• If you own one of the 2013 DLC games, you'll get a small discount when buying the 2015 game bundle.
  • Product Placement: As of the 2013 update, if you get three or more Miis at once who all played the same game last, you'll be asked if you want to see more information about that game in the eShop.
  • Scoring Points: Mii Force, Ultimate Angler, and Battleground Z all record your best score per level (or in Ultimate Anger's case, the biggest size fish you've caught of each breed); and they keep high score lists of you and anyone you StreetPassed.
  • Socialization Bonus: Most games have this, of course. You can get through them using Play Coins, but getting StreetPasses from others gets you more benefits and allows you to get through the games much more quickly. Details for each specific game are below.
  • Speech Bubbles: While the greetings always used these, the 2015 update added the ability to customize them with something other than a plain white bubble. For instance, the Find Mii bubble is a fantasy-style map.
  • Take Your Time: Your Mii is locked in a cage? Space pirates are ravaging the galaxy? You haven't watered your flowers in days? You've got an army at your borders? You're trapped in a giant haunted mansion without food or water? Zombies are overrunning your hometown? No problem! You can put off playing any of the games for any amount of time without anything happening.
  • Tech Demo Game: For StreetPass.

Tropes used in individual games:

    Puzzle Swap 
  • Anti-Frustration Features: If a StreetPassed Mii doesn't have any new pieces that you don't, the game will spare you from searching their collection and just tell you. As for buying pieces with Play Coins, you may get duplicates but only for panels that are unfinished (not counting pink pieces).
  • Color-Coded for Your Convenience: Blue pieces are available by paying Play Coins, while pink ones must be received from StreetPasses.
  • Product Placement: Puzzle panels feature Nintendo characters and are used to promote recent games. This can even extend beyond Nintendo products: one of the Japan-exclusive panels is a Big Mac, most likely to promote them as one of the main locations for a StreetPass relay.
  • Socialization Bonus: Being able to choose what puzzle pieces you want that the other person already has, as opposed to being subject to the whims of probability and being given the same piece multiple times when buying them with Play Coins. Pink pieces are also only available when trading with other people and can't be gotten randomly with Play Coins.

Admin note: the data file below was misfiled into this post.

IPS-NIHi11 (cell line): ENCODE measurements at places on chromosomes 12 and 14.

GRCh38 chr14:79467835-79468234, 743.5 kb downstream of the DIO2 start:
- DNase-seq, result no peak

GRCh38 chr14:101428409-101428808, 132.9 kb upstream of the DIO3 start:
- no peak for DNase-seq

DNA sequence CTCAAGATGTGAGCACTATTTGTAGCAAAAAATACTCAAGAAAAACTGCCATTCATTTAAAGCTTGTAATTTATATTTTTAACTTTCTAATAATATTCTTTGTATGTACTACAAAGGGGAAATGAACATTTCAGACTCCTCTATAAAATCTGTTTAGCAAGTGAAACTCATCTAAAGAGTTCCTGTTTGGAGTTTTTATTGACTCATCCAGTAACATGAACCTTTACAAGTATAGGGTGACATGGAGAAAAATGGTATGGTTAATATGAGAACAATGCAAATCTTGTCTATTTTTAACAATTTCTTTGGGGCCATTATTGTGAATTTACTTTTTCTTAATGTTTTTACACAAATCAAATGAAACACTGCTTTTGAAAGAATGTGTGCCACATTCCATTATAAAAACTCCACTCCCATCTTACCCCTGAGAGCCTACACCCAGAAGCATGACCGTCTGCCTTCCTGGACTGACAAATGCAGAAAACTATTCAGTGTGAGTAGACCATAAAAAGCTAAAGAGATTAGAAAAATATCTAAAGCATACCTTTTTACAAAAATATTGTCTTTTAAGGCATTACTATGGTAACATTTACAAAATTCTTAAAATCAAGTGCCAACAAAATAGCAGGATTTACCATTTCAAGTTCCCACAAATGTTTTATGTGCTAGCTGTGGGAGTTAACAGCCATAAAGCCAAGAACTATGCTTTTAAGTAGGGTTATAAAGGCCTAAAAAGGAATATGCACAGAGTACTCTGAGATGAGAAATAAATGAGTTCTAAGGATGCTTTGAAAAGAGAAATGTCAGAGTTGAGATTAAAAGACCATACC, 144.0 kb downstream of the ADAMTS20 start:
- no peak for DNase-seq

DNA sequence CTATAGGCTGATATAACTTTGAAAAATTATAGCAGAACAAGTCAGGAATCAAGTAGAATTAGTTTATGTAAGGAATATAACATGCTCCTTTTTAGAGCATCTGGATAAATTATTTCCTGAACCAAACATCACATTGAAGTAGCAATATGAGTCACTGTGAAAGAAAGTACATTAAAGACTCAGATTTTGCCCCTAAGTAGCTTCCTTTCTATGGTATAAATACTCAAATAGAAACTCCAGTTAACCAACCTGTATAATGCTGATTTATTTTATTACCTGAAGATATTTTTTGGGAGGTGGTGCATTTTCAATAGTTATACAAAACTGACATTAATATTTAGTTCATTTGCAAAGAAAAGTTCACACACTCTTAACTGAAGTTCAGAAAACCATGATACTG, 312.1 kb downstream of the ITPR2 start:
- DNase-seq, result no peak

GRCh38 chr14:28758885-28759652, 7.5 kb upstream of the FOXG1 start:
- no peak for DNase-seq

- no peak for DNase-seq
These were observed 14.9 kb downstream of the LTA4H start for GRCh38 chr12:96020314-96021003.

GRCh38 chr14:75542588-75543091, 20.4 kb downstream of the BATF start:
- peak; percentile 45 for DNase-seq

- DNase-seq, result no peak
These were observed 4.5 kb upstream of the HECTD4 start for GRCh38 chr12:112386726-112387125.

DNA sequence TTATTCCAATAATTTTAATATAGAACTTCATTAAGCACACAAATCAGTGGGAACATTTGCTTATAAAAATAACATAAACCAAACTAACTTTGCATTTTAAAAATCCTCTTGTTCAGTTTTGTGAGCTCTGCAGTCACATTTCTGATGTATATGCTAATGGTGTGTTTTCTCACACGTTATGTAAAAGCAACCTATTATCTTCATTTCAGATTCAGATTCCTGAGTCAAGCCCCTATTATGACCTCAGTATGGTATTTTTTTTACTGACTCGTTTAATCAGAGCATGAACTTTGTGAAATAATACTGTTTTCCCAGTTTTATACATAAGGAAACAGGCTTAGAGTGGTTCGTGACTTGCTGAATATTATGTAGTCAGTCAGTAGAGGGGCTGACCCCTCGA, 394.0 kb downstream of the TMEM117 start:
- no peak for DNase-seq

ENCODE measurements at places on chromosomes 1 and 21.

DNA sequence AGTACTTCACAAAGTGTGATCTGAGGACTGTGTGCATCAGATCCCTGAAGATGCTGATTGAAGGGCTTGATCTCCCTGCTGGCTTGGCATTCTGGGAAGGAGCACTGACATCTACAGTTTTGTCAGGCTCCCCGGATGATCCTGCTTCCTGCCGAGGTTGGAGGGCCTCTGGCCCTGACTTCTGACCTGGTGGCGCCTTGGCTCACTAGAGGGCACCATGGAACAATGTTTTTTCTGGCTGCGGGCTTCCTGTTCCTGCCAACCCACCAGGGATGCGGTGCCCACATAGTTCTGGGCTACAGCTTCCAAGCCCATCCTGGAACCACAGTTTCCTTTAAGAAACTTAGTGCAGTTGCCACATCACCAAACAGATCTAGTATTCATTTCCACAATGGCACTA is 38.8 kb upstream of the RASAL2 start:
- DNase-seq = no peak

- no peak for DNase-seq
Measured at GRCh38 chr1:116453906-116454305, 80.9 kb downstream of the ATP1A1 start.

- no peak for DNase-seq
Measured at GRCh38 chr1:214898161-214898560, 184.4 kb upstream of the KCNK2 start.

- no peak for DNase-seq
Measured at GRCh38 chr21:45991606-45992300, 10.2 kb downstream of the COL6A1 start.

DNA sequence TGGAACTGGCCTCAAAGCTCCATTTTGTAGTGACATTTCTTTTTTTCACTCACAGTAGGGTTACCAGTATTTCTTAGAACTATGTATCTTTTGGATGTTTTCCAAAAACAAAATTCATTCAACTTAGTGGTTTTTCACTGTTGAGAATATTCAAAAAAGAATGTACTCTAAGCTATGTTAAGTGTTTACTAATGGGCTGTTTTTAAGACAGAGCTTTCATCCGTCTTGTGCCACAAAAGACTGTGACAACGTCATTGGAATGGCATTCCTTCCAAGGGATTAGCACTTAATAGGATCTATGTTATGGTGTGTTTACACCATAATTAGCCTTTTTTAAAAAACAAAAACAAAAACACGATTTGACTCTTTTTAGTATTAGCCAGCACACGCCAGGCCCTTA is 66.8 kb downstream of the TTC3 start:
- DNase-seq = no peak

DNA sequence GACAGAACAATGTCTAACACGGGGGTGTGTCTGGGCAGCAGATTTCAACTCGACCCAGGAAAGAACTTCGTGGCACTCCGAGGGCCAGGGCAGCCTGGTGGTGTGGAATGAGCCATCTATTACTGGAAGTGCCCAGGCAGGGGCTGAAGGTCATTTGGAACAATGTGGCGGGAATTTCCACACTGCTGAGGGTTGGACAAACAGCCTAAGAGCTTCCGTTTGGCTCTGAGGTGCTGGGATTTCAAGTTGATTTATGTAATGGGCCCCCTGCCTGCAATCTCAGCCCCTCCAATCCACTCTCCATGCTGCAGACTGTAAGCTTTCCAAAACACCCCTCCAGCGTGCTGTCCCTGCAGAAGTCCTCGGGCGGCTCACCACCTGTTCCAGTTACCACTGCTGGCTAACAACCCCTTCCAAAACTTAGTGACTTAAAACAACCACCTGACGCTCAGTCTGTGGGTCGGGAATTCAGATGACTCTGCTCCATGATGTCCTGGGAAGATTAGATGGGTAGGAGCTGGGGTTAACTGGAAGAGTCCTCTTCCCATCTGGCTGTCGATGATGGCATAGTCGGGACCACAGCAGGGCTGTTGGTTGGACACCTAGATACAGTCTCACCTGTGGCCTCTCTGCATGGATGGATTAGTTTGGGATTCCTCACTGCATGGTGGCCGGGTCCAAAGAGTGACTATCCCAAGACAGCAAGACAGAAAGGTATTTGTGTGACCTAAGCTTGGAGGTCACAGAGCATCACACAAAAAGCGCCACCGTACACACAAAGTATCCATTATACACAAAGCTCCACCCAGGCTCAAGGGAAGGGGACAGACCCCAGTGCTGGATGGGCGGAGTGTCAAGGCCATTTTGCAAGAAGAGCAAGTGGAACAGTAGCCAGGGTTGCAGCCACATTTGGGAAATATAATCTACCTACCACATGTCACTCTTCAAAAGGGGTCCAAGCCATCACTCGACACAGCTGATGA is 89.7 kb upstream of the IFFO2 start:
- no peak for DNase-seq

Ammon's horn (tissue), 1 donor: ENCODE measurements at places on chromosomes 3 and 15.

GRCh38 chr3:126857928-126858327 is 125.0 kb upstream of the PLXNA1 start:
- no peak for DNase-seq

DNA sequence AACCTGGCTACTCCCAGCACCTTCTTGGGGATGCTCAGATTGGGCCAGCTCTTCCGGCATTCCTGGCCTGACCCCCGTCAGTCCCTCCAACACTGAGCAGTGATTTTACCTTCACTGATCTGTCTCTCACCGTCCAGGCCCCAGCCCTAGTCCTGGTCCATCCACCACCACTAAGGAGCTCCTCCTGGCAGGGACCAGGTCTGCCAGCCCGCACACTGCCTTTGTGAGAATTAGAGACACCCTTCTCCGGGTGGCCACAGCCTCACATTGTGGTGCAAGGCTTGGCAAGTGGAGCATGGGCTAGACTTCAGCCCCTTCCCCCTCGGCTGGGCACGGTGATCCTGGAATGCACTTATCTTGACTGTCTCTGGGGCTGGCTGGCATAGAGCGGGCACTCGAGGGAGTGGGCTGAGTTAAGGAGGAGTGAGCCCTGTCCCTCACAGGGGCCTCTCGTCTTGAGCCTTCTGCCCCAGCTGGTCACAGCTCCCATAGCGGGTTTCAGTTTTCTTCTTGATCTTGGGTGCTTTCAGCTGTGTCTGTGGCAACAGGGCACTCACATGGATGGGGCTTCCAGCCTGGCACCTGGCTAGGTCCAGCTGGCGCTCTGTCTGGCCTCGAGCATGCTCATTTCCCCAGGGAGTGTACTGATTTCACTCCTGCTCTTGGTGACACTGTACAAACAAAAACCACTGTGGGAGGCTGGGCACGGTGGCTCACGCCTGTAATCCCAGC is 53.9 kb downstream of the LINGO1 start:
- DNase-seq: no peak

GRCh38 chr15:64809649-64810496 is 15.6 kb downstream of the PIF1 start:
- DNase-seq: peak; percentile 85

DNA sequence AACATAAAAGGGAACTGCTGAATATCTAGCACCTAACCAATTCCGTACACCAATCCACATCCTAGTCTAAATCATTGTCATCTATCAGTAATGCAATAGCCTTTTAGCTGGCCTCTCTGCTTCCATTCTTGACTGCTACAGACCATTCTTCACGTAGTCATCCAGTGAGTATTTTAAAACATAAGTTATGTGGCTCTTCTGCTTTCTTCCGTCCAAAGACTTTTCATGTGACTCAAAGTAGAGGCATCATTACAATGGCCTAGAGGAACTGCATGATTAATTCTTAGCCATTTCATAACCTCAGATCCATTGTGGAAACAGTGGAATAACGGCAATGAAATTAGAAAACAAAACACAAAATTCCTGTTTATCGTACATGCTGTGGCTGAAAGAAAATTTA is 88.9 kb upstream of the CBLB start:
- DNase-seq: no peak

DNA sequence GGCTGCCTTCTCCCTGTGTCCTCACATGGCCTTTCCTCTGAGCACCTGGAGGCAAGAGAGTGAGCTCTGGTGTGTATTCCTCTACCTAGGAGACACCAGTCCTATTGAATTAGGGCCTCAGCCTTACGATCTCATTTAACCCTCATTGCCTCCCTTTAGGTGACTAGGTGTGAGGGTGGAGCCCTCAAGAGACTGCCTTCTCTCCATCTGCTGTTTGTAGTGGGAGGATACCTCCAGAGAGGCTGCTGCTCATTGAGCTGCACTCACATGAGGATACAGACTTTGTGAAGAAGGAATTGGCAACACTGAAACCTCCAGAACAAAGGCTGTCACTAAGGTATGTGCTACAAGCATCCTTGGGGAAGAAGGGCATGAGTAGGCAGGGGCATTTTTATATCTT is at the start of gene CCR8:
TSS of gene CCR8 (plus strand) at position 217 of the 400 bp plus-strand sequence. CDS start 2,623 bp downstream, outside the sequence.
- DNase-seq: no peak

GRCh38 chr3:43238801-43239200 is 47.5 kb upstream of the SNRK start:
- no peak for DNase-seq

Find Mii/StreetPass Quest 
  • Anti-Frustration Feature:
    • The option to rehire specific old allies in Find Mii II. The color-specific shields are bad enough, but some rooms are impassible without at least two miis of the same color. Fortunately, if you have two appropriately colored miis in your plaza and six play coins, no problem.
    • Helper Hare and the improved map as part of the April 2015 update. The former warns you of upcoming barricades such as flaming rooms or dark rooms, and for two Play Coins, you can tell him to send someone to clear it for you. However, this only works when you've been to that room before. The latter allows you to check what rooms have chests by pressing X during the cutscene of your Miis walking across the screen backed by the map.
  • Ascended Glitch: You could use rehired old heroes in Find Mii I by rehiring them in II, then leaving and starting I instead. After the DLC update, the rehire option was just added to the Find Mii I menu so you could do it directly.
  • Big Bad: The Ultimate Ghost in the first game, and the Dark Lord in the second.
  • Bigger Bad: In Find Mii II, the Dark Lord is revealed to have been this for the first game.
  • Cap: Level 7. This also influences the magic from Dark Green Miis.
  • Color-Coded Characters: The Miis will have a certain Elemental Power depending on their shirt color.
  • Color-Coded for Your Convenience: The color of the enemy's shield will tell you exactly what shirt color of hero (or heroes, in the case of the shadowlight shield) would shatter it.
  • Combination Attack: An addition in the sequel. They generally do more damage than the characters would seperately (equalling that of the combined levels of the two Miis plus one), generally don't miss and get an additional hit by default. If they also have the same colored shirt, they will be able to use an enhanced version of their spell.
  • Damage-Sponge Boss: Most of the bosses: since you rarely have many high-leveled Miis available, they'll usually take a good number of Miis to take down.
  • Dangerously Genre Savvy: In Find Mii II, Ultimate Ghost will only use its rain attack if you try use magic on your Miis without getting rid of its Level Down gas first.
  • Disc One Final Boss: Armored Fiend in the first game and the Ultimate Ghost in the sequel.
  • Distressed Damsel / Distressed Dude: Your Mii. In the sequel, his/her son and daughter get this treatment as well.
  • Excuse Plot: Your Mii (and his/her children in the sequel) has been kidnapped by monsters. Go recruit warriors using StreetPass and rescue them.
  • Extended Gameplay: The Secret Quest has more areas, new enemies and a different Final Boss.
  • Final Boss: The easiest way to know who's the Final Boss in this game is to see if it is holding your Mii. Not with a cage either, but physically grabbing your Mii.
  • Generic Doomsday Villain: In Find Mii II, your Mii remarks on this regarding the Dark Lord.
  • Giant Space Flea from Nowhere: Ultimate Ghost in the 1st game and the Dark Lord/Emperor in the 2nd game.